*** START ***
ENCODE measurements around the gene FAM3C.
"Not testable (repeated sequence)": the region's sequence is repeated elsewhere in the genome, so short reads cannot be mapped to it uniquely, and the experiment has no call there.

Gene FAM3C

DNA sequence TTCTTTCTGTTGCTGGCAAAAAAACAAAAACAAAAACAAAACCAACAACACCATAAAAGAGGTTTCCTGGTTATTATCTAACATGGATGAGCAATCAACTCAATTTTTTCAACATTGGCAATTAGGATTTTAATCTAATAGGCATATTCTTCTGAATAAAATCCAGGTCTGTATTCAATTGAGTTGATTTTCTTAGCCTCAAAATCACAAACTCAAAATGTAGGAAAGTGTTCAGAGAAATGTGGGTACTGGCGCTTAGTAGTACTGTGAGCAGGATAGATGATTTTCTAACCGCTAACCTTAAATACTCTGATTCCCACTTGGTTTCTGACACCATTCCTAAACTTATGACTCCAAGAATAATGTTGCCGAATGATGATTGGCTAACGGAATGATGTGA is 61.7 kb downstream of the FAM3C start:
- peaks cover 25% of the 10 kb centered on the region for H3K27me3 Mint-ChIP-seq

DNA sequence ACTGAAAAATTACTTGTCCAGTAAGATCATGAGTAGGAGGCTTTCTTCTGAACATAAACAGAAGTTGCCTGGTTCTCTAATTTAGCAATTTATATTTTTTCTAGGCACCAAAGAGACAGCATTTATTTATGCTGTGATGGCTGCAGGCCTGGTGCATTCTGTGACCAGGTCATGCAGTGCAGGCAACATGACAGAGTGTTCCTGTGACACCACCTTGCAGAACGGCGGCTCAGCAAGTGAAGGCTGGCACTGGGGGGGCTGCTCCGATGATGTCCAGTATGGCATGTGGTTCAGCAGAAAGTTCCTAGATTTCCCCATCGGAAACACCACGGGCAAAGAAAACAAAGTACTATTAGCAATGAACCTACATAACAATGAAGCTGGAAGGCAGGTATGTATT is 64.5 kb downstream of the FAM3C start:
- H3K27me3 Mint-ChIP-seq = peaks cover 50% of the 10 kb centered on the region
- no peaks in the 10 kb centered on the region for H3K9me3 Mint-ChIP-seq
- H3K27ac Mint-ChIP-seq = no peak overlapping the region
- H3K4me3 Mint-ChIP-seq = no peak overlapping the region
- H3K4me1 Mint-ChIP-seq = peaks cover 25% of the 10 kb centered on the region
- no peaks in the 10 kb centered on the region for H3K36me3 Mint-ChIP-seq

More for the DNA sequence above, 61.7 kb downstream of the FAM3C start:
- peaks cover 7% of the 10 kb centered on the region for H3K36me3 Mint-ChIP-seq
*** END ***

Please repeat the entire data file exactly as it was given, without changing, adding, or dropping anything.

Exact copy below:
ENCODE measurements around the gene FAM3C.
"Not testable (repeated sequence)": the region's sequence is repeated elsewhere in the genome, so short reads cannot be mapped to it uniquely, and the experiment has no call there.

Gene FAM3C

DNA sequence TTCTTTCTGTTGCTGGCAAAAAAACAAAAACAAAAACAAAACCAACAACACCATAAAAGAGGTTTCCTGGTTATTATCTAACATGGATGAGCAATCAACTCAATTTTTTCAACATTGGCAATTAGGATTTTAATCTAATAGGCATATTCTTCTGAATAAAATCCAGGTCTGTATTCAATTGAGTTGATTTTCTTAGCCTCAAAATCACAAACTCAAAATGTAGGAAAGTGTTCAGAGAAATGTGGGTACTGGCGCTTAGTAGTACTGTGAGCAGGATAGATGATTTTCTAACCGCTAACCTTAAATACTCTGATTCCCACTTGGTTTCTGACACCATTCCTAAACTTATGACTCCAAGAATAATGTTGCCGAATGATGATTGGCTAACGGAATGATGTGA is 61.7 kb downstream of the FAM3C start:
- peaks cover 25% of the 10 kb centered on the region for H3K27me3 Mint-ChIP-seq

DNA sequence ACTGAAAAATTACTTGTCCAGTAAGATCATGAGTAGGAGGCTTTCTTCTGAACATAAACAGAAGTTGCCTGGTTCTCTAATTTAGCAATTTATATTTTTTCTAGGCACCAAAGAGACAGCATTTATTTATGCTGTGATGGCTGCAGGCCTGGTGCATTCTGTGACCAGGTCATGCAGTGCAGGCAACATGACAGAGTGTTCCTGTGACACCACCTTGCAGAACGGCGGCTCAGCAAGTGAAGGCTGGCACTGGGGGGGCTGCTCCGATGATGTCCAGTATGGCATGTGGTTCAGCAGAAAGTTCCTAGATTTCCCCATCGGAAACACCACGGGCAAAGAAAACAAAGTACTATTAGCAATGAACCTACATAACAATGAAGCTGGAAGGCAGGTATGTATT is 64.5 kb downstream of the FAM3C start:
- H3K27me3 Mint-ChIP-seq = peaks cover 50% of the 10 kb centered on the region
- no peaks in the 10 kb centered on the region for H3K9me3 Mint-ChIP-seq
- H3K27ac Mint-ChIP-seq = no peak overlapping the region
- H3K4me3 Mint-ChIP-seq = no peak overlapping the region
- H3K4me1 Mint-ChIP-seq = peaks cover 25% of the 10 kb centered on the region
- no peaks in the 10 kb centered on the region for H3K36me3 Mint-ChIP-seq

More for the DNA sequence above, 61.7 kb downstream of the FAM3C start:
- peaks cover 7% of the 10 kb centered on the region for H3K36me3 Mint-ChIP-seq